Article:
For starters, war has returned to Europe. Fundamental principles of pan-European security are part of the wreckage, and so may be the progress in relations between Russia and the West made since the Cold War's end. Moreover, the Arab world, more violent and unstable than it has been in many decades, seems likely to fragment even further, while radical jihadist groups, energized and competing with one another, are increasingly directing their rage at the West again. And in the Asia-Pacific region, even though major incidents were avoided, stability remains precarious.
Sadly, the cracks exposed over the last few months appear likely only to widen, as political conflict and competition among the world's key powers increase. Indeed, in ten years, 2014 will probably be regarded as a prelude. But to what? Even as the international order and regional arrangements are increasingly tested, it is unclear who will be able, or even willing, to uphold peace and stability.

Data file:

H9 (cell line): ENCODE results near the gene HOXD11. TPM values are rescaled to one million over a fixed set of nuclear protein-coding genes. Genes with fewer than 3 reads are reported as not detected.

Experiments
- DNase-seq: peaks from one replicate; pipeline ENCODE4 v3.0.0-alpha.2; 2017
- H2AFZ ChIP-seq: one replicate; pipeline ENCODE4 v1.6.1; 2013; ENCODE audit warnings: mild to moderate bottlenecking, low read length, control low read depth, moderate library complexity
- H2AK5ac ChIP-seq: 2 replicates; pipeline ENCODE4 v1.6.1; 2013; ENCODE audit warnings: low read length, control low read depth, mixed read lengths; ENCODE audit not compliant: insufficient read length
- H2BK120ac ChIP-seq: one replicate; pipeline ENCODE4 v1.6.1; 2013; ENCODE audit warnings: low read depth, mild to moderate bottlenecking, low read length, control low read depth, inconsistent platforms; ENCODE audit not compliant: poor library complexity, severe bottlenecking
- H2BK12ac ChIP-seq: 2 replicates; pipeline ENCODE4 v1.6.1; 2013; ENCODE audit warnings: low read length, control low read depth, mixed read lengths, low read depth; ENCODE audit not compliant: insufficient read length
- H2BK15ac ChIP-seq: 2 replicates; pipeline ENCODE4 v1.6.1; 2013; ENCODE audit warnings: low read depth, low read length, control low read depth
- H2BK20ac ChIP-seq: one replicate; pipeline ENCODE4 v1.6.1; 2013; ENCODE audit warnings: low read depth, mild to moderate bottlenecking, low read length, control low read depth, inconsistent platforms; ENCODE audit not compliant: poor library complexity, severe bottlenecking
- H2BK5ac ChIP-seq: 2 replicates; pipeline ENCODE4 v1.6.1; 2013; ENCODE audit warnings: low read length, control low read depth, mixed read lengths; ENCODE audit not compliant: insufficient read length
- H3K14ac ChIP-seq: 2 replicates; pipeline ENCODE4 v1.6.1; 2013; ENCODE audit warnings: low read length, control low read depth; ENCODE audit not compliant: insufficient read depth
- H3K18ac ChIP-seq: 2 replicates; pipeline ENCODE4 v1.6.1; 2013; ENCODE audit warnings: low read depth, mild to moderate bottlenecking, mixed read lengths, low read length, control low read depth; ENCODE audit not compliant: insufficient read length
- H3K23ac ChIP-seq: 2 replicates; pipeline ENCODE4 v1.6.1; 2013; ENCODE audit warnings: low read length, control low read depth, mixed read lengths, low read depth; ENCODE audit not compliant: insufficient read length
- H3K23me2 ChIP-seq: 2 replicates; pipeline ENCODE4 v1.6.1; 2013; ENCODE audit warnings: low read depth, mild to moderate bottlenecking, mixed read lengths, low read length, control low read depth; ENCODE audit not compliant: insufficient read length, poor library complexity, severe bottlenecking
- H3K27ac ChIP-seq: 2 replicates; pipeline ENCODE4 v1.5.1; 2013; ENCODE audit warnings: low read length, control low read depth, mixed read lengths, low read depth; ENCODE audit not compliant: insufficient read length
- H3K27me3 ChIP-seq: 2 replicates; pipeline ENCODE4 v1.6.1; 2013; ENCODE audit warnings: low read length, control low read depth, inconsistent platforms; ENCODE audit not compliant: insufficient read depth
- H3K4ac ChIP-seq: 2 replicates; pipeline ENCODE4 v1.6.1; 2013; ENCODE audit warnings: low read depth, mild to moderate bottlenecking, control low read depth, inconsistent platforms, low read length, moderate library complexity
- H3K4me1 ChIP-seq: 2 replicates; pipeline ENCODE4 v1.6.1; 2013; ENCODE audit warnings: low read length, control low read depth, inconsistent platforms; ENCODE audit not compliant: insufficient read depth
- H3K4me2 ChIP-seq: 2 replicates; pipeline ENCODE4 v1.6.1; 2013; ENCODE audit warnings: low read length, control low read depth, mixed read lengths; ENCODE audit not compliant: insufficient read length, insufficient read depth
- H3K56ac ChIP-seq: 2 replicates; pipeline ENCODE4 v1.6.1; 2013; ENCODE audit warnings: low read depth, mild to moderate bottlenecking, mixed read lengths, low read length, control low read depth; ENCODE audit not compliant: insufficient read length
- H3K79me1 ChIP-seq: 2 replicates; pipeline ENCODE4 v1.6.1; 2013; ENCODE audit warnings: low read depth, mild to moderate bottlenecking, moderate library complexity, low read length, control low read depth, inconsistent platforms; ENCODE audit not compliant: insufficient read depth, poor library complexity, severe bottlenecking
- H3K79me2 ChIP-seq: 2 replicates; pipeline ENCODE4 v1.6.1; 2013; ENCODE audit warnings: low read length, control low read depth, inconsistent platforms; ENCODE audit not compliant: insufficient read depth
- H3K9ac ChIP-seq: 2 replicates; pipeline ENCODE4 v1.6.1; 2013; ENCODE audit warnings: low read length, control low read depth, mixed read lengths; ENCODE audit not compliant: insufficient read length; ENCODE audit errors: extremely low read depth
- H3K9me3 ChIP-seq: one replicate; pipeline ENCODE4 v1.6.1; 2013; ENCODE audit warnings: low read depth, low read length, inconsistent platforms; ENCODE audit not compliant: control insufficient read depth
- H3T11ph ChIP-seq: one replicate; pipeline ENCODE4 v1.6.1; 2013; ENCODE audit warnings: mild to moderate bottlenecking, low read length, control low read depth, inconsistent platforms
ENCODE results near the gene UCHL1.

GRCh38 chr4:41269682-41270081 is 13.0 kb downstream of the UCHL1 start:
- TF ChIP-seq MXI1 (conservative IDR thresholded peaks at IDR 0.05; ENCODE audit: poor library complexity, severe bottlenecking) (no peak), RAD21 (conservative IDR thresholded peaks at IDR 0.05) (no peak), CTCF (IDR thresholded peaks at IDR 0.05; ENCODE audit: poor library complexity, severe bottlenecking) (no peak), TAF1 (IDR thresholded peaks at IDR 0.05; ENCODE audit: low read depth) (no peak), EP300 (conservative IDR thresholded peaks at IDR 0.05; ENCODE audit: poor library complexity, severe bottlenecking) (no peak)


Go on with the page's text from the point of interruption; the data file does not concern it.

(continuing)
Fears that the United States is abandoning its global leadership role are certainly exaggerated. But, at the very least, President Barack Obama’s declared focus on "nation-building at home" has created a perception of retreat that worries many allies.
In Europe, meanwhile, many countries are still trying to overcome the impact of the financial and economic crisis of 2008, as well as domestic policy paralysis and rising Euroskepticism. Europe’s global role, for all its potential, will not be spelled out in a meaningful way anytime soon.
Over the course of the last year, Germany debated whether it should take on a more active international role, but the German public is adjusting only gradually to new expectations. Though some surveys suggest that Germany's culture of restraint is not as entrenched as many believe, a new poll conducted for the Munich Security Report finds that only 34% of Germans think that their country should become more engaged in international crises. A significant majority of Germans remain skeptical of adopting a more active global stance, suggesting that any effort to assume an international leadership role remains an uphill battle.